They say that stars who burn the brightest burn the fastest. No, I do not know who “they” are, or why this appears to be true. I assume it has something to do with the limited amount of fuel and the speed at which it is burned, but I’m not a science guy (TBH I’m not a guy at all, although I could be. I met a bartender who spelled his name T-R-A-C-E-Y on St. Patrick’s day, but that’s neither here nor there).

I’m not a science guy, I’m a creative.

Creative brains are weird.

Greater minds than mine have debated whether the stereotype of the “tortured artist” is legitimate. It might be a cliché, but, judging by the Facebook comments from his friends and fellow performers (“I’ve battled depression for years” and “depression has been my constant companion” to quote a few), it’s legitimate. I know that all the artists I’ve met have struggled with feelings of inadequacy and self-doubt. I believe it is because we are encouraged, as artists and performers, to break down our walls and express our truest self. Shedding our protective layers leaves us open, raw and more vulnerable to “the slings and arrows of outrageous fortune.”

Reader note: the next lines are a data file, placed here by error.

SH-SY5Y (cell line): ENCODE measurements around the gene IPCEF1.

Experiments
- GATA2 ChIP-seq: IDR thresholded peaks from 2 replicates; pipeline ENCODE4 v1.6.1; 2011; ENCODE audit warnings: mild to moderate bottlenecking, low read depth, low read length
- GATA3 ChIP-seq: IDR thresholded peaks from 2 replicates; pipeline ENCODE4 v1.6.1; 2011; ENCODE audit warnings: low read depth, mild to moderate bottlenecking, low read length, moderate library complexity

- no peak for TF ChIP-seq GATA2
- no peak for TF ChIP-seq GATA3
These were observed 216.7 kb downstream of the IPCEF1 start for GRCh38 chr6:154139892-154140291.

Please note – I am not a trained professional, nor do I play one on TV.  I have, however, been battling inner demons for decades. Feel free to take my advice with a grain of salt (and a shot of tequila):

First – Depression is an evil, scum-sucking mother F-r. He travels with his BFFs Hopelessness and Despair. This terrible trio will cheat, lie and steal. They will tell you that nobody cares about you and that nobody wants to listen to you whine. They will take turns sitting in the middle of your chest whispering horrible lies into your ear until you’re nothing but a quivering, weepy mass of snot.